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Two Scales, One Methodology - Expenditure Based Equivalence Scales for the United States and Germany

Author

Listed:
  • Joachim Merz
  • Thesia Garner
  • Timothy M. Smeeding
  • Jürgen Faik
  • David Johnson

    () (LEUPHANA University Lüneburg,Department of Economic, Behaviour and Law Sciences, Research Institute on Professions (Forschungsinstitut Freie Berufe (FFB)))

Abstract

Choosing an appropriate equivalence scale is a prerequisite for comparisons of economic wellbeing income distribution, inequality or poverty. This is true for country specific work or for cross-national comparisons. Researchers generally either use a country specific equivalence scale (social assistance, expert based, or poverty scales), or adopt a single scale for all comparison across countries. Here we follow a different approach. We use microdata to estimate equivalence scales based on a revealed preference consumption approach for West Germany and the United States. We review several approaches and rely on a complete demand system approach, which provides constant utility based equivalence scales using an extended linear expenditure system (ELES). The multiple equation expenditure system takes into account a full market basket with all its interdependencies and relative prices. Our consumption-based equivalence results are compared to alternative consumption based measures, expert based measures, and subjective based measures in use in both countries and to other scales used for cross-national comparisons.

Suggested Citation

  • Joachim Merz & Thesia Garner & Timothy M. Smeeding & Jürgen Faik & David Johnson, 1994. "Two Scales, One Methodology - Expenditure Based Equivalence Scales for the United States and Germany," FFB-Discussionpaper 08, Research Institute on Professions (Forschungsinstitut Freie Berufe (FFB)), LEUPHANA University Lüneburg.
  • Handle: RePEc:leu:wpaper:08
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    References listed on IDEAS

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    8. de Vos, Klaas & Garner, Thesia I, 1991. "An Evaluation of Subjective Poverty Definitions: Comparing Results from the U.S. and the Netherlands," Review of Income and Wealth, International Association for Research in Income and Wealth, vol. 37(3), pages 267-285, September.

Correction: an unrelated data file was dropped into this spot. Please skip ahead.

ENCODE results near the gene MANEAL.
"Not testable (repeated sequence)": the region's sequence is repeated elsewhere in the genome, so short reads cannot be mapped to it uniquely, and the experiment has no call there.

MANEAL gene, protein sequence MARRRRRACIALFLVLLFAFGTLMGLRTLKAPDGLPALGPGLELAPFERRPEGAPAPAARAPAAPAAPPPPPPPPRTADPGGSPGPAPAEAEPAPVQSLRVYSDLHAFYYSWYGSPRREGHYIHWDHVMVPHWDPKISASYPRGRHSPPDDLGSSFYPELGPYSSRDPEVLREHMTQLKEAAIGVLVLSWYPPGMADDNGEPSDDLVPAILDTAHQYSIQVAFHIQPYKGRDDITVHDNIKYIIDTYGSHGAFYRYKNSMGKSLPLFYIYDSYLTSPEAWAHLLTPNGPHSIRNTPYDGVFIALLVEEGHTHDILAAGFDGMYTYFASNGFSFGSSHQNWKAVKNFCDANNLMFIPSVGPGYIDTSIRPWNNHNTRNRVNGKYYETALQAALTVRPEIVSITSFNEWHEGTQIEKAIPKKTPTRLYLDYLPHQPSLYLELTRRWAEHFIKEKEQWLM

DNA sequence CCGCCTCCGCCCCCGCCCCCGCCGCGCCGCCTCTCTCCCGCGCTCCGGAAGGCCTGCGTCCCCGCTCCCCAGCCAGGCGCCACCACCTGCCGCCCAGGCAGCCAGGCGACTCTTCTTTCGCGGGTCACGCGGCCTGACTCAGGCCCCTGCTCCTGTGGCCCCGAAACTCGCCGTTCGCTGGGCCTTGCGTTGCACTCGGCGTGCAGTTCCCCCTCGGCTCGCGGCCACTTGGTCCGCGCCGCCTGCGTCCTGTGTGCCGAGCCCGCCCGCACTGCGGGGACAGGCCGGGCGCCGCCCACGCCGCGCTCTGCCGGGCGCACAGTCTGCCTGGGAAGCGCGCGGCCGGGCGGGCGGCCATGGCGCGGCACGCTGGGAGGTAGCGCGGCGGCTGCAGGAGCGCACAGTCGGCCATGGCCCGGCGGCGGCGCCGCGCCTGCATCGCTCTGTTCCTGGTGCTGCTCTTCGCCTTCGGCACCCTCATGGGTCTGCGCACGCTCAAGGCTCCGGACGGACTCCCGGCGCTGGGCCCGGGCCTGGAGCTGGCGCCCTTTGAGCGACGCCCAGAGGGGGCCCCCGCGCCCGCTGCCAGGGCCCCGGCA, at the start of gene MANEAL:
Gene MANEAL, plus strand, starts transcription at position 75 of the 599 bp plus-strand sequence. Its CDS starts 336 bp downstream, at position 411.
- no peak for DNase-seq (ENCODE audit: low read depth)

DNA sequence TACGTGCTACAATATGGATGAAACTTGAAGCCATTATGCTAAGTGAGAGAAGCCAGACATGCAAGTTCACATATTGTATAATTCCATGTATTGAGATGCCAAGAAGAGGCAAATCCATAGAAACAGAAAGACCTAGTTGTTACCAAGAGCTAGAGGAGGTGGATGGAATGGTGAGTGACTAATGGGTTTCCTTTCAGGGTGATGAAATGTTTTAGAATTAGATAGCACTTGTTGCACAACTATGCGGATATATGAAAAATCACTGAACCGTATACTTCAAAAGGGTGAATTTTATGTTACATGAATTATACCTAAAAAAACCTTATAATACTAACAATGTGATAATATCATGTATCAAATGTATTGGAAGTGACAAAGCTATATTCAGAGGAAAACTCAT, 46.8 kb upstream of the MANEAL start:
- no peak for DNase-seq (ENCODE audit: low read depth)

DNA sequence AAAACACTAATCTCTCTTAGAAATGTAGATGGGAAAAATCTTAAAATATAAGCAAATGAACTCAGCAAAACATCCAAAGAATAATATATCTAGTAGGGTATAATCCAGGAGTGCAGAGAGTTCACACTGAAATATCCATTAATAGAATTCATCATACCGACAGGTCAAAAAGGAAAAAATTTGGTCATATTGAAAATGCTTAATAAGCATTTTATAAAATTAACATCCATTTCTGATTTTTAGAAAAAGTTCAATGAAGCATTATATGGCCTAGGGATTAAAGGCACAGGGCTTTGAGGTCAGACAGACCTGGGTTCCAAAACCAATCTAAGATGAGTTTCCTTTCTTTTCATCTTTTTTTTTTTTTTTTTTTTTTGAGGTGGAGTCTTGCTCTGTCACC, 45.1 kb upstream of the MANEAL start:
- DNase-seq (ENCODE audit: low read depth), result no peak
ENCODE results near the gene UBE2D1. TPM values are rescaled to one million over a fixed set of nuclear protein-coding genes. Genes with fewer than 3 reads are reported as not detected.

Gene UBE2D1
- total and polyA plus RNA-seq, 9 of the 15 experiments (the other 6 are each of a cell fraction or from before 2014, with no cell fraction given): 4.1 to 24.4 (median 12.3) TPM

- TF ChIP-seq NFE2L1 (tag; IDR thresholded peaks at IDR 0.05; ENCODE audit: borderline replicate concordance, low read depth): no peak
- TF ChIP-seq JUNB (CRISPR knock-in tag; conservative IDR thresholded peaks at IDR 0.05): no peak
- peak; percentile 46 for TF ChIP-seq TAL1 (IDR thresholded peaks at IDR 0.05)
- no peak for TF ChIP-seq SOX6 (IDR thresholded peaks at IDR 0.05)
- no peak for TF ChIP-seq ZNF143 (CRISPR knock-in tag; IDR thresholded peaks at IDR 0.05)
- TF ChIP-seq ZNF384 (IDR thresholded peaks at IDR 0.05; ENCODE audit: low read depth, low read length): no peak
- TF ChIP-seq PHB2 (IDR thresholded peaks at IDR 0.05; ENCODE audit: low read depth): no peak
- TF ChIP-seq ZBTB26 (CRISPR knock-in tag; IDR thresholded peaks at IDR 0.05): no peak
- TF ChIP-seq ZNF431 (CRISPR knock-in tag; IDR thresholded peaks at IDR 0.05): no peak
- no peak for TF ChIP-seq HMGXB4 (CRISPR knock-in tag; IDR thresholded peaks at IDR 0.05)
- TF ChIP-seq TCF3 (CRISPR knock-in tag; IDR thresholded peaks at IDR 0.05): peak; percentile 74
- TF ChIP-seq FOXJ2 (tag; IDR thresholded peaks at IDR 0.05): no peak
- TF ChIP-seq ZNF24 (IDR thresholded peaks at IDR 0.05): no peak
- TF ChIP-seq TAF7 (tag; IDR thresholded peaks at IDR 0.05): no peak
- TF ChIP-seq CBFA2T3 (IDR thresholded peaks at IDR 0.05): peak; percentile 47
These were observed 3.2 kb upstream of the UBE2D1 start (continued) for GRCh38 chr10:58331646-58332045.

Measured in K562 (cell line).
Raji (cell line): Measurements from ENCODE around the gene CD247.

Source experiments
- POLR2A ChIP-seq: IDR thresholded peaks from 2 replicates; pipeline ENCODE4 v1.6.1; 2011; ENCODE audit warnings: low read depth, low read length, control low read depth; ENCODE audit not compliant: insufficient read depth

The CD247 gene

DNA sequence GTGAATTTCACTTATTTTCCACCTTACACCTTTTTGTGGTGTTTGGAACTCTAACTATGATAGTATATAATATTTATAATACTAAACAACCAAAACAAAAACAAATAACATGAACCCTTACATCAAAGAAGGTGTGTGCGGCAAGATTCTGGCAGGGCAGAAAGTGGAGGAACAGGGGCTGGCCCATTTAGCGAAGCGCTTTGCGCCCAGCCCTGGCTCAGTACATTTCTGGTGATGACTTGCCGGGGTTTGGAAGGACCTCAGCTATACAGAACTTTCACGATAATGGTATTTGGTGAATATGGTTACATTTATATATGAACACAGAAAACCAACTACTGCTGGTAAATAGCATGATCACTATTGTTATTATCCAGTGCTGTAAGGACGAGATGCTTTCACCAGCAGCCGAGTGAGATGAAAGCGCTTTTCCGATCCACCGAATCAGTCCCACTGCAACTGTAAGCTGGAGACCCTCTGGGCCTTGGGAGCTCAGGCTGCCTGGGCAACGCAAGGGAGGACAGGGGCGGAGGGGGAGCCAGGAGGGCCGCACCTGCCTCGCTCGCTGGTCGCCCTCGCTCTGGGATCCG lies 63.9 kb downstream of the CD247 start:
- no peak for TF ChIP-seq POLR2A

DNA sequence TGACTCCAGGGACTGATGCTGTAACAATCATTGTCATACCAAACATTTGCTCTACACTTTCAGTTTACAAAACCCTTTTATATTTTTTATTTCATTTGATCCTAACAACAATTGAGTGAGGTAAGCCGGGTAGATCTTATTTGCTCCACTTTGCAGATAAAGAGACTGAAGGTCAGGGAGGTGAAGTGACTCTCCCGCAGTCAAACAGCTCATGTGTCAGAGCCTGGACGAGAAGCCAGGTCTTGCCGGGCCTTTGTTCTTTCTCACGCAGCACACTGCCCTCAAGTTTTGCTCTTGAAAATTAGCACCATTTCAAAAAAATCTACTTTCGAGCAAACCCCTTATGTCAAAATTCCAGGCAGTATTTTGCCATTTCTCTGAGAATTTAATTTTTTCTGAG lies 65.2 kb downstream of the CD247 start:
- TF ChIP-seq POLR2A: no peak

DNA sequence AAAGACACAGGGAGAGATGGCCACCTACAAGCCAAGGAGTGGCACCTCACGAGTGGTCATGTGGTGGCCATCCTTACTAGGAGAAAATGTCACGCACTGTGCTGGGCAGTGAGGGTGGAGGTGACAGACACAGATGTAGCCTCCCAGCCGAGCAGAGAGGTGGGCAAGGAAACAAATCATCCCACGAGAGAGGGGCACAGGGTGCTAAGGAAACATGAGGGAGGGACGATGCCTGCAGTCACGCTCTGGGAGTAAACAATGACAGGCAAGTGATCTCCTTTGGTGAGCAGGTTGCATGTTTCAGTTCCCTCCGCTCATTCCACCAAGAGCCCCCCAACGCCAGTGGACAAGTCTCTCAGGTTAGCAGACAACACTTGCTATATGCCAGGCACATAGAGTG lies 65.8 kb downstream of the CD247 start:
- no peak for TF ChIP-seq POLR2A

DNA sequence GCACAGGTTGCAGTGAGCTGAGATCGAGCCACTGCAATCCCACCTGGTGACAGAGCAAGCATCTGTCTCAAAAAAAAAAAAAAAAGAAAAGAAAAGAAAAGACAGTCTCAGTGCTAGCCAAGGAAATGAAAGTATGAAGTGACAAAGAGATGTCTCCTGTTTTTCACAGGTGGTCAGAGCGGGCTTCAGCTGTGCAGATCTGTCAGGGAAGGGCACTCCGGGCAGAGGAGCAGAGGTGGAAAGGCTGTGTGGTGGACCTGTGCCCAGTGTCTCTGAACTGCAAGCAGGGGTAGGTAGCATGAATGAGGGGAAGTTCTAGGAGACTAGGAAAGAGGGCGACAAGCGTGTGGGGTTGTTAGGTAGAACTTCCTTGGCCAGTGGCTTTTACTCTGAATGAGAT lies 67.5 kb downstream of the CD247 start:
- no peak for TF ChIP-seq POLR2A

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    Citations

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    Cited by:

    1. Merz, Joachim, 1995. "MICSIM : Concept, Developments and Applications of a PC-Microsimulation Model for Research and Teaching," MPRA Paper 16029, University Library of Munich, Germany.
    2. Johannes Schwarze, 2000. "Using Panel Data on Income Satisfaction to Estimate the Equivalence Scale Elasticity," Discussion Papers of DIW Berlin 227, DIW Berlin, German Institute for Economic Research.
    3. Stich, Andreas, 1996. "Poverty and life cycle effects: A nonparametric analysis for Germany," Discussion Papers in Econometrics and Statistics 5/96, University of Cologne, Institute of Econometrics and Statistics.
    4. Burkhauser, Richard V & Smeeding, Timothy M & Merz, Joachim, 1996. "Relative Inequality and Poverty in Germany and the United States Using Alternative Equivalence Scales," Review of Income and Wealth, International Association for Research in Income and Wealth, vol. 42(4), pages 381-400, December.
    5. Leonardo Becchetti & Elena Giachin Ricca & Alessandra Pelloni, 2009. "Children, happiness and taxation," Econometica Working Papers wp12, Econometica.
    6. Stich, Andreas, 1997. "Poverty and life cycle effects: A nonparametric analysis for Germany," Discussion Papers in Econometrics and Statistics 5/96 [rev.], University of Cologne, Institute of Econometrics and Statistics.
    7. Widmaier, Ulrich & Niggemann, Hiltrud & Merz, Joachim, 1994. "What makes the Difference between Unsuccessful and Successful Firms in the German Mechanical Engineering Industry?," MPRA Paper 7230, University Library of Munich, Germany.
    8. Leonardo Becchetti & Elena Giachin Ricca & Alessandra Pelloni, 2013. "The Paradox of Children and Life Satisfaction," Social Indicators Research: An International and Interdisciplinary Journal for Quality-of-Life Measurement, Springer, vol. 111(3), pages 725-751, May.

    More about this item

    Keywords

    alternative equivalence scale; Germany; USA; distribution of income; inequality; poverty;

    JEL classification:

    • I30 - Health, Education, and Welfare - - Welfare, Well-Being, and Poverty - - - General
    • I32 - Health, Education, and Welfare - - Welfare, Well-Being, and Poverty - - - Measurement and Analysis of Poverty
    • D30 - Microeconomics - - Distribution - - - General
    • D31 - Microeconomics - - Distribution - - - Personal Income and Wealth Distribution

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